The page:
Aggravating Factor: In 1970, he used a false identity to gain entry to the campaign offices of Illinois Democrat Alan Dixon, who was running for state treasurer. Once inside, Rove swiped some letterhead stationery and sent out 1,000 bogus invitations to the opening of the candidate’s headquarters promising “free beer, free food, girls, and a good time for nothing.”

Aesthetic: Boss Hogg with a CPA.


Misdeeds: After a stint as a slightly annoying, but amusingly tolerable cokehead, Robin Williams decided he wanted to be a serious actor. His first incarnation was that of an iconoclastic goofball who upsets the stuffy establishment with his hijinks, while making people laugh and ending the movie with a tearful, impassioned plea to live life to its fullest. After that, Williams took it upon himself to remind everyone how great the human condition is because no matter how many times life gets you down, you can still laugh, and that’s what matters. He is now in his I’m-a-serious-actor-because-I-can-be-scary phase of his career.

Aggravating Factor: Even though everyone already kisses his ass, he still feels the need to win people over on TV appearances with those madcap improvisational impressions that he’s been doing for years. His latest standup comedy tour and HBO special was akin to a 22-year-old hanging out at a high school parking lot, trying to prove he’s still cool.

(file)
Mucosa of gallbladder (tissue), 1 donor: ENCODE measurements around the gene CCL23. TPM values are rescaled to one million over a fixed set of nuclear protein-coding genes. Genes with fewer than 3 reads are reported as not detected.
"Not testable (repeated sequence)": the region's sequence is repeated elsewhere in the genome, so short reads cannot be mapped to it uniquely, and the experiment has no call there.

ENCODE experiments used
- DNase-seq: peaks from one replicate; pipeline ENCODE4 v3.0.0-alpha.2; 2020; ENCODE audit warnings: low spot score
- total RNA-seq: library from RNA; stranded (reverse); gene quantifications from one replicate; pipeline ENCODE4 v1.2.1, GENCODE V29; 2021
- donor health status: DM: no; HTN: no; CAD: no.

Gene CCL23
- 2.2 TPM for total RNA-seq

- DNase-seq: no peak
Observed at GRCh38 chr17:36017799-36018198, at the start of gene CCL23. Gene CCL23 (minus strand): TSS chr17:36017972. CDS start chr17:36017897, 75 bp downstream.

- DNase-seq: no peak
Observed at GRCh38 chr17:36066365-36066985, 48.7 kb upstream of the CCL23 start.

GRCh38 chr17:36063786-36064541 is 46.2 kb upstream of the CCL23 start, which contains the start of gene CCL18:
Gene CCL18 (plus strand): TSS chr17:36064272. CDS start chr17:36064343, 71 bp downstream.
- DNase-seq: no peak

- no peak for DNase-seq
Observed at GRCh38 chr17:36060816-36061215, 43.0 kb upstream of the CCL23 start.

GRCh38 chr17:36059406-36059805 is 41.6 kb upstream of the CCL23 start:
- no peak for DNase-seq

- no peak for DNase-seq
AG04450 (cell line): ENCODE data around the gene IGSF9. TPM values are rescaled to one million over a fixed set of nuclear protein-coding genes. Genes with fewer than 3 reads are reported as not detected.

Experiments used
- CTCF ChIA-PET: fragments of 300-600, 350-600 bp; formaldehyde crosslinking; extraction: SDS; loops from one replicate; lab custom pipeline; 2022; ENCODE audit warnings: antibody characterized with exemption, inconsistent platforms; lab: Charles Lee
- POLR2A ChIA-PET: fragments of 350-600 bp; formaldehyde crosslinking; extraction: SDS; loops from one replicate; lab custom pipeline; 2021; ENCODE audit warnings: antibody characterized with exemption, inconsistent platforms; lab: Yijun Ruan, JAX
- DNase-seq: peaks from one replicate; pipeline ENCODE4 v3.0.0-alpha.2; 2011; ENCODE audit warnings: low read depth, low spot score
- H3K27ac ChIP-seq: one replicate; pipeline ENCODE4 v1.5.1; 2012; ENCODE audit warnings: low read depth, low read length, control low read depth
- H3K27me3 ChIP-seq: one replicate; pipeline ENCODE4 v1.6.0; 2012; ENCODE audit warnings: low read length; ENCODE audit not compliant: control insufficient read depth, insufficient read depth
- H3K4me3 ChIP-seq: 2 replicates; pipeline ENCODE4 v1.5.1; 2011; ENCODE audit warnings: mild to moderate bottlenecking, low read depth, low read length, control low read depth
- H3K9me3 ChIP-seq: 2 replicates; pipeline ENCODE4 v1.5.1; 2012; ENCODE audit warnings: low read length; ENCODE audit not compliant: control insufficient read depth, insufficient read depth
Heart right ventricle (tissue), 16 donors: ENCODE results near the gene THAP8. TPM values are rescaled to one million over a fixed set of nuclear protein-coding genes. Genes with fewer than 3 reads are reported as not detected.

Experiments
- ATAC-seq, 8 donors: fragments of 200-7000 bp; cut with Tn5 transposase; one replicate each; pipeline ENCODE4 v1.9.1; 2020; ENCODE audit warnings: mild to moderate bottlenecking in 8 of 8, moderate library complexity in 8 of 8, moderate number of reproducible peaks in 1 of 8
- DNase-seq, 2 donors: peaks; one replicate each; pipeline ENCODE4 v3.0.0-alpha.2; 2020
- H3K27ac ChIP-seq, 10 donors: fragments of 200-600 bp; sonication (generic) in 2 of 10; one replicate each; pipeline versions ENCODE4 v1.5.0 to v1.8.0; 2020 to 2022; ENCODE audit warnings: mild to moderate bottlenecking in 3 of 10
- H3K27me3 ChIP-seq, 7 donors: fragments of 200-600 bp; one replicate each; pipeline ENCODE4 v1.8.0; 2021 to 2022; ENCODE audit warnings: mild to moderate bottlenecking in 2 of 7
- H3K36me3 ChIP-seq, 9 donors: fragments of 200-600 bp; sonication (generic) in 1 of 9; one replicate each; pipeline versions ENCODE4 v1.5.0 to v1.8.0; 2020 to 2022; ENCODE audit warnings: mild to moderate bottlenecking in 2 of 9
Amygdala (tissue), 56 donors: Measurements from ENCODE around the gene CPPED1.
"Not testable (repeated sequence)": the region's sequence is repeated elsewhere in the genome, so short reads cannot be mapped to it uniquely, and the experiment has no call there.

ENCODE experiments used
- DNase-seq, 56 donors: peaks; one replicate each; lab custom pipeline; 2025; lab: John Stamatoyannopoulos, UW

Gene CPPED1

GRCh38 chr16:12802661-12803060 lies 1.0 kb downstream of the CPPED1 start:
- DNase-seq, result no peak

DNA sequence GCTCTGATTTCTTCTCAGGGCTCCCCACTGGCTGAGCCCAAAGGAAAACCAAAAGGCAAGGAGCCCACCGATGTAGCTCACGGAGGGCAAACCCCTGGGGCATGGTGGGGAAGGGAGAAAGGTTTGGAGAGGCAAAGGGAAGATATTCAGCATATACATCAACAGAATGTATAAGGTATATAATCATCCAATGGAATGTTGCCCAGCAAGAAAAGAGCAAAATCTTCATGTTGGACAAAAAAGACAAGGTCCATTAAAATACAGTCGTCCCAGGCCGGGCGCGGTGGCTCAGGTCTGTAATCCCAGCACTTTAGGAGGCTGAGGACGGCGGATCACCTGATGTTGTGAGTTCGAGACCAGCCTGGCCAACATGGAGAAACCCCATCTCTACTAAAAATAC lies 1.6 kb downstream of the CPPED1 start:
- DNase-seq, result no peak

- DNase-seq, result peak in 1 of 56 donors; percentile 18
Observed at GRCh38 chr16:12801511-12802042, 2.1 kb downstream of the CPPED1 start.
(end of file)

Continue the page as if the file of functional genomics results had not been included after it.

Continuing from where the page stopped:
Aesthetic: Your short, hairy, annoying uncle


Misdeeds: Represents everything that is corrupt and wrong in the Catholic Church. As archbishop of Los Angeles, Mahony personally lobbied for and oversaw the construction of the $189.5-million-dollar Cathedral of Our Lady of Angels, despite protests against a “fat cat cathedral” and evidence that the site chosen was a sacred Indian burial ground. The cathedral also boasts two conference centers, separated by a cafe and gift shop, with catering,, projection screens, and high-speed DSL access. Apparently, the LA archdiocese is unfamiliar with the Bible passage where Jesus throws the money changers out of the temple, or the part about a rich man getting into heaven being like a camel going through the eye of a needle, or the part that says you should not molest children, or just about any part except that one passage where Jesus takes a break from washing a leper’s feet to relax in the elegant atmosphere of an air-conditioned conference center.